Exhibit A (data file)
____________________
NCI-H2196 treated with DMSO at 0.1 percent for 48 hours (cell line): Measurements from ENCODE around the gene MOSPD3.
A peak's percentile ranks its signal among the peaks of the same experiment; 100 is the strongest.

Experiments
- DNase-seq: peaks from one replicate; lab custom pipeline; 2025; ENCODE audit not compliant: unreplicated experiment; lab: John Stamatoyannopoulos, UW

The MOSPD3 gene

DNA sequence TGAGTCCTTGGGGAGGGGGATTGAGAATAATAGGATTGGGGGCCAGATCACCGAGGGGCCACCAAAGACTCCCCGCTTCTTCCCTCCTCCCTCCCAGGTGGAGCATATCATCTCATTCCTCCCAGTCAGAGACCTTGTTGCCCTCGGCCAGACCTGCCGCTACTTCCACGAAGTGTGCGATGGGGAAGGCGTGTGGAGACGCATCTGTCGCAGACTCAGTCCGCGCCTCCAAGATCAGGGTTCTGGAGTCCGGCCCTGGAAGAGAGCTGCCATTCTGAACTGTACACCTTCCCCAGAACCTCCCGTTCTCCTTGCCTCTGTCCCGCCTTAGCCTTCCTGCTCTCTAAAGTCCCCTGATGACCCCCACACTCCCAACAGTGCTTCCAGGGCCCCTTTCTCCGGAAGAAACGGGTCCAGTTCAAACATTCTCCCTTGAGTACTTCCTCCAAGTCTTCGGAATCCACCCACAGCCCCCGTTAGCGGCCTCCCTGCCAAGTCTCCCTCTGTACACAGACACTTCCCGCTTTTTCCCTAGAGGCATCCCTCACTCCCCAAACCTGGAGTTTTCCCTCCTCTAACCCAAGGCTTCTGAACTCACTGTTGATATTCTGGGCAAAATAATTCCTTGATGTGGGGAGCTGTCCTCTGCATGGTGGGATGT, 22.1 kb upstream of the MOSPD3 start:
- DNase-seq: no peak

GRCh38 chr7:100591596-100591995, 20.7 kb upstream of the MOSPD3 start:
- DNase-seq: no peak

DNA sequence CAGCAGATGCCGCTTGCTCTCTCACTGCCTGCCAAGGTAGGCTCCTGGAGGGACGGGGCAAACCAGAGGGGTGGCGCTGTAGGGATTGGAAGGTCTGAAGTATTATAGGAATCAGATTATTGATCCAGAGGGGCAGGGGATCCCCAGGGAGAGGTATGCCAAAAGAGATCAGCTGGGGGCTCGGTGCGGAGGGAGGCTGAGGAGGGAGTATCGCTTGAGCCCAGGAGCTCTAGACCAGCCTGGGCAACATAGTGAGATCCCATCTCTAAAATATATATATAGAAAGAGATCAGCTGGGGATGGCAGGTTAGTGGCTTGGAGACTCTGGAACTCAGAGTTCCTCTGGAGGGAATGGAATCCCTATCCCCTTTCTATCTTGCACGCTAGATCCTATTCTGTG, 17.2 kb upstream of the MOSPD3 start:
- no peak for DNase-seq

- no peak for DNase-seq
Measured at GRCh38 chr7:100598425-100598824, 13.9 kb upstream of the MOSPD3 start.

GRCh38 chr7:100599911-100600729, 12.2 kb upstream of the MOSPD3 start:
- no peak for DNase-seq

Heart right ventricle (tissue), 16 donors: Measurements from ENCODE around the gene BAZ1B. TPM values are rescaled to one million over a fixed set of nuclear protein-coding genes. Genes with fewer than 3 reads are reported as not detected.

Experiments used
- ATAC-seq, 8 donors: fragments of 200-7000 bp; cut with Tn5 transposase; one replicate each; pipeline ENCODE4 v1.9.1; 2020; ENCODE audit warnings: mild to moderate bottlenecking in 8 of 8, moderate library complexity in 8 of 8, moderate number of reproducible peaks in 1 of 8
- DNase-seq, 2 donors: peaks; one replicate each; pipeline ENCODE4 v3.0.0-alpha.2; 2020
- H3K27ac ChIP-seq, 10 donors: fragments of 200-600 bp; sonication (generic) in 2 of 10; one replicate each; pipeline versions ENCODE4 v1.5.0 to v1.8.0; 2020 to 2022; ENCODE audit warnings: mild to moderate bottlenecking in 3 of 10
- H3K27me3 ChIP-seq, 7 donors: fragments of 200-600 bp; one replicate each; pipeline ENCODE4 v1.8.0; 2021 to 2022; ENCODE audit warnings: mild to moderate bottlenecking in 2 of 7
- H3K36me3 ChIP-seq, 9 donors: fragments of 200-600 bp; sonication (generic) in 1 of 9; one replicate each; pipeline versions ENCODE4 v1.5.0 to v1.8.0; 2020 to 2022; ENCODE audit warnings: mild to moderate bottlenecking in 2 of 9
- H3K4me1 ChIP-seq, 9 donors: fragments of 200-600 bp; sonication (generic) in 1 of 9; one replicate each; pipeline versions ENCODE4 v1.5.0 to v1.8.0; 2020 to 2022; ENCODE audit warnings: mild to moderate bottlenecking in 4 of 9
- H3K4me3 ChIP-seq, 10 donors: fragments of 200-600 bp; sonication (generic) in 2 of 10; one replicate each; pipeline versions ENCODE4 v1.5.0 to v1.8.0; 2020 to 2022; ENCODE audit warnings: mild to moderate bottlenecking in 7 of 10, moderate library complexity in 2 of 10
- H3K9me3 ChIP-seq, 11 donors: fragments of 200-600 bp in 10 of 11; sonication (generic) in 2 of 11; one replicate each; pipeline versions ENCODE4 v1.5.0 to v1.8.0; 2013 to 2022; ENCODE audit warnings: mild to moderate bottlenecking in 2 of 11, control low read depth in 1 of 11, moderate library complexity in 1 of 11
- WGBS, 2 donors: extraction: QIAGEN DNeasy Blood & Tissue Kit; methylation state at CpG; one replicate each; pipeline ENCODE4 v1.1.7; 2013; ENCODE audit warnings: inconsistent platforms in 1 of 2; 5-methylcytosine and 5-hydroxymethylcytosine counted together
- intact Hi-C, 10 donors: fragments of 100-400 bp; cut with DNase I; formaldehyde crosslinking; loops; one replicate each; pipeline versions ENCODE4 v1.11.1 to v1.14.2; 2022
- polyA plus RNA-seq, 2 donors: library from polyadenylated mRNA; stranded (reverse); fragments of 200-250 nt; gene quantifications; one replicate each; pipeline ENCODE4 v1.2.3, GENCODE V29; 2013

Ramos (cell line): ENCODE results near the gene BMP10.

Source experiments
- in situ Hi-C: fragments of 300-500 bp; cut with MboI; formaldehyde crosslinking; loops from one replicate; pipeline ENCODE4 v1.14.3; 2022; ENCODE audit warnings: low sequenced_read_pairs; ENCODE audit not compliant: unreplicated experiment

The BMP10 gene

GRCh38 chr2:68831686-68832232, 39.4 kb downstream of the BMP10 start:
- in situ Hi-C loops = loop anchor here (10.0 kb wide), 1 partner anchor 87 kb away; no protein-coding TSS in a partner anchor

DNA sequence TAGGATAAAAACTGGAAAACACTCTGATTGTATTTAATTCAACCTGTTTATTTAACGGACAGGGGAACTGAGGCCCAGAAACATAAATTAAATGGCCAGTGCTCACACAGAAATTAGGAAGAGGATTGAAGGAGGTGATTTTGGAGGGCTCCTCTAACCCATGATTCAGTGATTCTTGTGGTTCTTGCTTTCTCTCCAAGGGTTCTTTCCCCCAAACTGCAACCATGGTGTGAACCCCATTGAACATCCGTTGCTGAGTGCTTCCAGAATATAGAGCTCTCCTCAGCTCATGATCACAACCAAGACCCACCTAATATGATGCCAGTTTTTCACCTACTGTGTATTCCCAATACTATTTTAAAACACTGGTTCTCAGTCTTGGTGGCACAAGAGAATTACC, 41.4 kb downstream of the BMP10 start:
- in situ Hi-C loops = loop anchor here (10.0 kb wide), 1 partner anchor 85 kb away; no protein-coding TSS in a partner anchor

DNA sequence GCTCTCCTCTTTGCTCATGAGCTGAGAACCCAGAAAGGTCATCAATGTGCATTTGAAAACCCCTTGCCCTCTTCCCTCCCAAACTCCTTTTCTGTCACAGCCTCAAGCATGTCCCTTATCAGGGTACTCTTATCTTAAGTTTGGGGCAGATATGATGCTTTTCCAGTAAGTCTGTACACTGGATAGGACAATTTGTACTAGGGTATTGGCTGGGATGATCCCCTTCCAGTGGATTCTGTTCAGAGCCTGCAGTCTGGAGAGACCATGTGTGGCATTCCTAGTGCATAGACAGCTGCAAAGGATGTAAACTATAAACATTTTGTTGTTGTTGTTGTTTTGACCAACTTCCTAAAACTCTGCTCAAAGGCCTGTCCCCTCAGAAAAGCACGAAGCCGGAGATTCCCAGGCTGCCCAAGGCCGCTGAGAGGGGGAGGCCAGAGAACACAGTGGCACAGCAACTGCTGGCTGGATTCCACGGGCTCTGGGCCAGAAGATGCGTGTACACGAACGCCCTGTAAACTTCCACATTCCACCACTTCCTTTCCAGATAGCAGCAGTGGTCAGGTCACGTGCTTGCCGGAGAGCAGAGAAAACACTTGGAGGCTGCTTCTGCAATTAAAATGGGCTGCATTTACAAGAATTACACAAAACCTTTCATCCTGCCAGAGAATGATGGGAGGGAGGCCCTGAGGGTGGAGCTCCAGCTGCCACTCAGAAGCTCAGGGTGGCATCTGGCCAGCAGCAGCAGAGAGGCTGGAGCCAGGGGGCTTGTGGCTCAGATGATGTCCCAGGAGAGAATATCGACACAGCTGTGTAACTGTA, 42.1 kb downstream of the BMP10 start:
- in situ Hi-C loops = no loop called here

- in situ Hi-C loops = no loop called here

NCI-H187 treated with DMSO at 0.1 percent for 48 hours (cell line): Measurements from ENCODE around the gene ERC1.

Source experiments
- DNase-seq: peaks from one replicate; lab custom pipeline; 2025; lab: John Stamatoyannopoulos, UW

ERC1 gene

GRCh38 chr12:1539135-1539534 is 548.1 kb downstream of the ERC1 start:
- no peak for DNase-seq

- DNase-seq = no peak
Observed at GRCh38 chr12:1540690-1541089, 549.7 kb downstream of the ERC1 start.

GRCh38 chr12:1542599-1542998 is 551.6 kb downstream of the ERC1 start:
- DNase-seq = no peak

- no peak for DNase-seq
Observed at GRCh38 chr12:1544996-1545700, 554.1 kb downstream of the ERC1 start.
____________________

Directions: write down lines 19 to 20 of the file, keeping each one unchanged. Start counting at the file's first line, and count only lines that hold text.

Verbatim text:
- DNase-seq, 2 donors: peaks; one replicate each; pipeline ENCODE4 v3.0.0-alpha.2; 2020
- H3K27ac ChIP-seq, 10 donors: fragments of 200-600 bp; sonication (generic) in 2 of 10; one replicate each; pipeline versions ENCODE4 v1.5.0 to v1.8.0; 2020 to 2022; ENCODE audit warnings: mild to moderate bottlenecking in 3 of 10